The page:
A few days ago, Meggie and I rode from Hue to Hoi An in the back of two motorcycles. It was a beautiful ride along the coast and passed through a small set of mountain reminiscent of Big Sure. Along with us was a Swiss couple who, a little braver, decided to drive themselves. We stopped for lunch on a large inlet by the ocean with the kind of seafood you could choose while it was still swimming.
Making conversation, I asked “What has surprised you most in Vietnam so far?”
“How modern and Western it is.”
This is is largely true. A great deal of development is occurring in the major cities of the country. Western amenities are readily available for those who are willing to pay. Many people speak some English and it is not too difficult to navigate even by hand signals.
However, there is still a lot that makes Vietnam unique. Here I will dive into a few of those things.
1. Pho is a breakfast food – and I love it.
In Hanoi the breakfast staple is pho bo, a brothy noodle soup served with beef. You spice it yourself and typically I would leave the stall or restaurant sweating profusely and not because of the weather.
2. Change is sometimes given in single wrapped candies.
Vietnam suffered from high inflation rates in the past. This has led to a high exchange rate and prices in the 10 thousands for most products. In Hanoi, the typical bowl of pho ran around 50,000 VND or dong, which is a little over 2 dollars US. The smallest bill is for 1,000 VND but vendors often do not have them. When making change at a mini mart, Meggie and I will regularly be given candy to make up for the last 1 to 2 thousand dong that they don’t have the bill for.
3. Copycat businesses
Most businesses only serve one thing and their name is typically the product that they sell and the street. Pho 10 Ly Quoc Su is at 10 Ly Quoc Su and serves pho, really good pho, I might add. Others have simpler names. Pho Thin, for instance, serves excellent pho but not on Thin.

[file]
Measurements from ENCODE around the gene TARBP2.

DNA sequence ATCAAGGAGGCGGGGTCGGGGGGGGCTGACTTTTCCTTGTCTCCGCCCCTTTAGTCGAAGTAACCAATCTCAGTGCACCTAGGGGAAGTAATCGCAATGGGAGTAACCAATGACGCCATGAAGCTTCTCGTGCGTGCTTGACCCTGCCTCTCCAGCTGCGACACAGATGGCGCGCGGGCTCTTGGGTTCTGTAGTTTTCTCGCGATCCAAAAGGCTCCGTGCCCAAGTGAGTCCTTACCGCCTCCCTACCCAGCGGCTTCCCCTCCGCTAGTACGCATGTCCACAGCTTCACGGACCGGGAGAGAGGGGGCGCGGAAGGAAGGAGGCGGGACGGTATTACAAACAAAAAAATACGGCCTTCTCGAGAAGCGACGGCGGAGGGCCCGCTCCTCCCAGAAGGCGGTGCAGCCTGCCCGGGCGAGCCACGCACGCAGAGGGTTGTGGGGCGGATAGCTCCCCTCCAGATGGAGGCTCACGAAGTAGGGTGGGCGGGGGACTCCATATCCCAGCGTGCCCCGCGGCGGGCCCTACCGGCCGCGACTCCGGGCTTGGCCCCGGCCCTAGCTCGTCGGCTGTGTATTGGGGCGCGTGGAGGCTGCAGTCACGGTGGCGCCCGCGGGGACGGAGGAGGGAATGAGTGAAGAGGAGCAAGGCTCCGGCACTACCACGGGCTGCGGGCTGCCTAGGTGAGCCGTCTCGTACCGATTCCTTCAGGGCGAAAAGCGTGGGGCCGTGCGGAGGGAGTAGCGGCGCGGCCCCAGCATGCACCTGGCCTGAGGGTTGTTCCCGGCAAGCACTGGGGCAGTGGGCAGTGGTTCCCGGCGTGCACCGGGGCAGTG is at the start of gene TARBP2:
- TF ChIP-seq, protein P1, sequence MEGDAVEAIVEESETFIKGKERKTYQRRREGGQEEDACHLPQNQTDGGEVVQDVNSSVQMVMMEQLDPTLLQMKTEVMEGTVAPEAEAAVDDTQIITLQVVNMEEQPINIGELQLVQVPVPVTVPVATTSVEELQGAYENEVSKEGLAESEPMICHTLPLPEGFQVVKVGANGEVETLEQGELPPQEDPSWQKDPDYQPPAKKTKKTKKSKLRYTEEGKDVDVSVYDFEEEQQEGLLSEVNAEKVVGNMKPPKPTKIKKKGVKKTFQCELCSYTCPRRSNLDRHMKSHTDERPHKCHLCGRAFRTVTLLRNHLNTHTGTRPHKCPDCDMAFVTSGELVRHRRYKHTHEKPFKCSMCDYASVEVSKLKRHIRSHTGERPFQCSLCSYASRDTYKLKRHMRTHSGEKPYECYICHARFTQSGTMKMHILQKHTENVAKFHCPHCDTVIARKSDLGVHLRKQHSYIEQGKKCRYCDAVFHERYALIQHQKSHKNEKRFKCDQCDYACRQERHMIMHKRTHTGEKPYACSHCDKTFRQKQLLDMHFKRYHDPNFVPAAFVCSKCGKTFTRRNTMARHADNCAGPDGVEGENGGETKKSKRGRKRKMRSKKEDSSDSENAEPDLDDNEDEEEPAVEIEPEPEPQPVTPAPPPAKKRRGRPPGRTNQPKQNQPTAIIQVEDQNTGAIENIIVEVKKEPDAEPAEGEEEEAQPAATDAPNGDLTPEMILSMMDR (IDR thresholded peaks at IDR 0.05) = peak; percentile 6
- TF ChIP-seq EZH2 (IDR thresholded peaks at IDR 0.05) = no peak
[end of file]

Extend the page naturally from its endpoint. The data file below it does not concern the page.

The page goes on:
It is often these businesses that get copied.
Meggie and I went out on our third morning in Hanoi looking for some breakfast pho at Pho Thin, which was really well reviewed. We walked about a kilometer from our AirBnB and came to a five way intersection with terrifyingly hectic traffic. (Traffic signals seem to be merely suggestions in the big cities.) We crossed over two streets, walked down 100 feet and there it was on our left, just like it was supposed to be.
As we sat down, however, things did not seem quite right. There was no one else in the shop. There was a swarm of flies hovering over the noodles. The meat looked oddly grey. I ordered anyway. “Hey, it has great reviews!” Midway through eating, as the sounds of the cook cough up what sounded like bucketloads of phlegm intensifies, Meggie and I decided that we had made a mistake. We paid and left.
Turning the corner back at the intersection, I realize we went one street too far. The real place was on the same side of the street, the same distance down, and had the same name. It was just on a different street.
This is a surprisingly common occurrence. When a business is successful, at least one other business will pop up with the same name.
All Vietnamese bathrooms are ‘wet rooms’. More or less, this means that the whole bathroom is the shower and there is a drain somewhere in the corner of the room. At first, this was a little challenging. Where do I leave my clothes? Towel? (Outside. Duh.) What happens when the whole floor gets wet? (It dries.)
However, the more I used these, the more I came to appreciate them. The space is simple and must be much easier to clean. It also affords the use of another Vietnamese oddity: the handheld bidet. Each toilet I have seen has an attached bidet hanging on the wall beside it that looks a lot like the sprayer from the kitchen sink. Let’s just say these come in handy when you can’t flush toilet paper.